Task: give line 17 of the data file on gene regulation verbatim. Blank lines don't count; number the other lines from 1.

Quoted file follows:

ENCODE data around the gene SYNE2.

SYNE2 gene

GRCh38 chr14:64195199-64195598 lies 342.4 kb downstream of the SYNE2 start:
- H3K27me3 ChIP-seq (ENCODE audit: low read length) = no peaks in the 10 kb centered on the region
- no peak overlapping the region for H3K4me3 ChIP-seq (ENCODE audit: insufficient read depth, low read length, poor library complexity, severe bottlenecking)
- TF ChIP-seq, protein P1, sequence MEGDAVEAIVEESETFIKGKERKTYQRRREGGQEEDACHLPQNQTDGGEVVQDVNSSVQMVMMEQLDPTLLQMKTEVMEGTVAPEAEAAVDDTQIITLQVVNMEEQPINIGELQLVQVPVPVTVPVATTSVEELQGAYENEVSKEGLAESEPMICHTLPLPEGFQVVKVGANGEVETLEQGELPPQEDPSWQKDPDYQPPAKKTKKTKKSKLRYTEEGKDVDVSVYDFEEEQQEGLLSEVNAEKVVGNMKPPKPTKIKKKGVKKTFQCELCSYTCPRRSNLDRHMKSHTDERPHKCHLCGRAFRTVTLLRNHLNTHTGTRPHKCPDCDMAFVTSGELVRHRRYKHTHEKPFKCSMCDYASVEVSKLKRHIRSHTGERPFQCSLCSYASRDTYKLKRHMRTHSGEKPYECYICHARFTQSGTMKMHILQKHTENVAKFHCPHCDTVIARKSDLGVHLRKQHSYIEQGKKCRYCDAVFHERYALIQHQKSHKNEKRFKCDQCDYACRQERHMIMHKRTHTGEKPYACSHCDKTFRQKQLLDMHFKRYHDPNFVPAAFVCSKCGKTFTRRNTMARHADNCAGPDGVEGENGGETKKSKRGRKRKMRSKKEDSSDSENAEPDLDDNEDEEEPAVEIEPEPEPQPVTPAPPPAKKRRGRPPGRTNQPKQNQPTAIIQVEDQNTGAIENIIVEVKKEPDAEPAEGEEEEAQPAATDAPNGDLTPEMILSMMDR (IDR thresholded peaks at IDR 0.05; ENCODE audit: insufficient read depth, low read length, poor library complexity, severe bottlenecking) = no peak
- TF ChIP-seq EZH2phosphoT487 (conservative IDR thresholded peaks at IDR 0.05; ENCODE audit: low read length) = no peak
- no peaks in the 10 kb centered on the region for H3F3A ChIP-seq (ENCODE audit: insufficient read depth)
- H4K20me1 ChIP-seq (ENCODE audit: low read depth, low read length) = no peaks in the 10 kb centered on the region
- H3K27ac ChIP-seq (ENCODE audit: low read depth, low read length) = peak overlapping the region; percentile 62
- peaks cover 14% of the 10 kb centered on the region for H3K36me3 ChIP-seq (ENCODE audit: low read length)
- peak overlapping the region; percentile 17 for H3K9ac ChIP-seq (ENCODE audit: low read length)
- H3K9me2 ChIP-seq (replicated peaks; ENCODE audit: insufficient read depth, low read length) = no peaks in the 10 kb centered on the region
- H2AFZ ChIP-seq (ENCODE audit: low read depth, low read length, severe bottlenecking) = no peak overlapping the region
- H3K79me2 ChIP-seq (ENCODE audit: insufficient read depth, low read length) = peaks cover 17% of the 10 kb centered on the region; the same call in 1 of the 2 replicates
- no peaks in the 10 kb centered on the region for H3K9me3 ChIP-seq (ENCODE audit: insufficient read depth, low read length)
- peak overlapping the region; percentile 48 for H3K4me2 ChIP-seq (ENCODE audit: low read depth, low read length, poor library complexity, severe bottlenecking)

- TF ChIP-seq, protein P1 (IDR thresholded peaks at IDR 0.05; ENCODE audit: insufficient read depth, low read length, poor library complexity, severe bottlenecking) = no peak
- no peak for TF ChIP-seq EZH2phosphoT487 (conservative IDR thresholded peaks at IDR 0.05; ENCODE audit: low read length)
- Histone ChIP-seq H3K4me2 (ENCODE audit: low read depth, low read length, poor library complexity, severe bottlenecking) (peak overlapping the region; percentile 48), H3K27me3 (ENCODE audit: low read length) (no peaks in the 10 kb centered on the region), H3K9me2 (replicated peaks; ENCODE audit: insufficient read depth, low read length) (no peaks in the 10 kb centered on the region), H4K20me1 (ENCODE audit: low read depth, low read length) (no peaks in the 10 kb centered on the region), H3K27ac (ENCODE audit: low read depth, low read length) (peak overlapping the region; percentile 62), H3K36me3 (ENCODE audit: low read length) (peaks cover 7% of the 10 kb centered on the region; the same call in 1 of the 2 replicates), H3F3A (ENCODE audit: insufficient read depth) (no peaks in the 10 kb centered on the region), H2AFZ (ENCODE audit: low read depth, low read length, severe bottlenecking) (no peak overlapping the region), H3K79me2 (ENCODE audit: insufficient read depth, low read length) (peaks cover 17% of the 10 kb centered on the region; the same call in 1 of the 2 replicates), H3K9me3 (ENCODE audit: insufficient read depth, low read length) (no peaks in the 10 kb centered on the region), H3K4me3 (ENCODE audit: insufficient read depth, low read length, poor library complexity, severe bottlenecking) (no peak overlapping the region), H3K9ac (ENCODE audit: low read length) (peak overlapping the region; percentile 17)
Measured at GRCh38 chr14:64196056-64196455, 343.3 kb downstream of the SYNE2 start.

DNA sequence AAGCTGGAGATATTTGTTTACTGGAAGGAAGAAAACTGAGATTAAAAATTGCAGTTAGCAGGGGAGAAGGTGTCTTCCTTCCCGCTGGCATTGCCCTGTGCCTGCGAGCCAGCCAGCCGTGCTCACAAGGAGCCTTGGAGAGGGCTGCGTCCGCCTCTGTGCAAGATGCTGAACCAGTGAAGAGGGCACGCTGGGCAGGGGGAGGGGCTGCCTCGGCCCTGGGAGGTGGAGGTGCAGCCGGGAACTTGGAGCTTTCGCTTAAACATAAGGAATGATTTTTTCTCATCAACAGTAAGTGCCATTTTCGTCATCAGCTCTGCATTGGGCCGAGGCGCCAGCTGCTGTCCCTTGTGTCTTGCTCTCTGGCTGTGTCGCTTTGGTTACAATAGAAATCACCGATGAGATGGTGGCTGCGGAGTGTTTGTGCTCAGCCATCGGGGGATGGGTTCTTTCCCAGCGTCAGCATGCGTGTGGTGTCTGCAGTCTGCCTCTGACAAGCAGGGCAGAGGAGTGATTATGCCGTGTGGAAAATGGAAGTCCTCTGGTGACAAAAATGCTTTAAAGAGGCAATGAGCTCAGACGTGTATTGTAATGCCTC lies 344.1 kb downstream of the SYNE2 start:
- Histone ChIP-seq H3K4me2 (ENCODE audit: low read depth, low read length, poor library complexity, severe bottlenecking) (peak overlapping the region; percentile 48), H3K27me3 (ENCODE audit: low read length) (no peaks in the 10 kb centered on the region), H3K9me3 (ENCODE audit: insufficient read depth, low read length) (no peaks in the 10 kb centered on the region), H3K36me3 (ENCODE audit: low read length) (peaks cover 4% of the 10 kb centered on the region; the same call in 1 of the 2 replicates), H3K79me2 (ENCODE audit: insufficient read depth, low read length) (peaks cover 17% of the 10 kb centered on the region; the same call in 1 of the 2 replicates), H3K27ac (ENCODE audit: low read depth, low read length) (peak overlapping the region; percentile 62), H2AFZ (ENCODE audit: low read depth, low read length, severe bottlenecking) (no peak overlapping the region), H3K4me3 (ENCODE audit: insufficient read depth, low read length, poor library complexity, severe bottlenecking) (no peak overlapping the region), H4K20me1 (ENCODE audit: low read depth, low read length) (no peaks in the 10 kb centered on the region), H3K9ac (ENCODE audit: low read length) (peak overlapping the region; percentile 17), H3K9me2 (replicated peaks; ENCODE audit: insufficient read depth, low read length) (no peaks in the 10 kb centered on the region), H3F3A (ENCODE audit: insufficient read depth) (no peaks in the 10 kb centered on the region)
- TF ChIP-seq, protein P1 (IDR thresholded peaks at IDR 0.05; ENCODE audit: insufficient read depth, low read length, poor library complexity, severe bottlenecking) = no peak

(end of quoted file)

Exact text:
- peak overlapping the region; percentile 48 for H3K4me2 ChIP-seq (ENCODE audit: low read depth, low read length, poor library complexity, severe bottlenecking)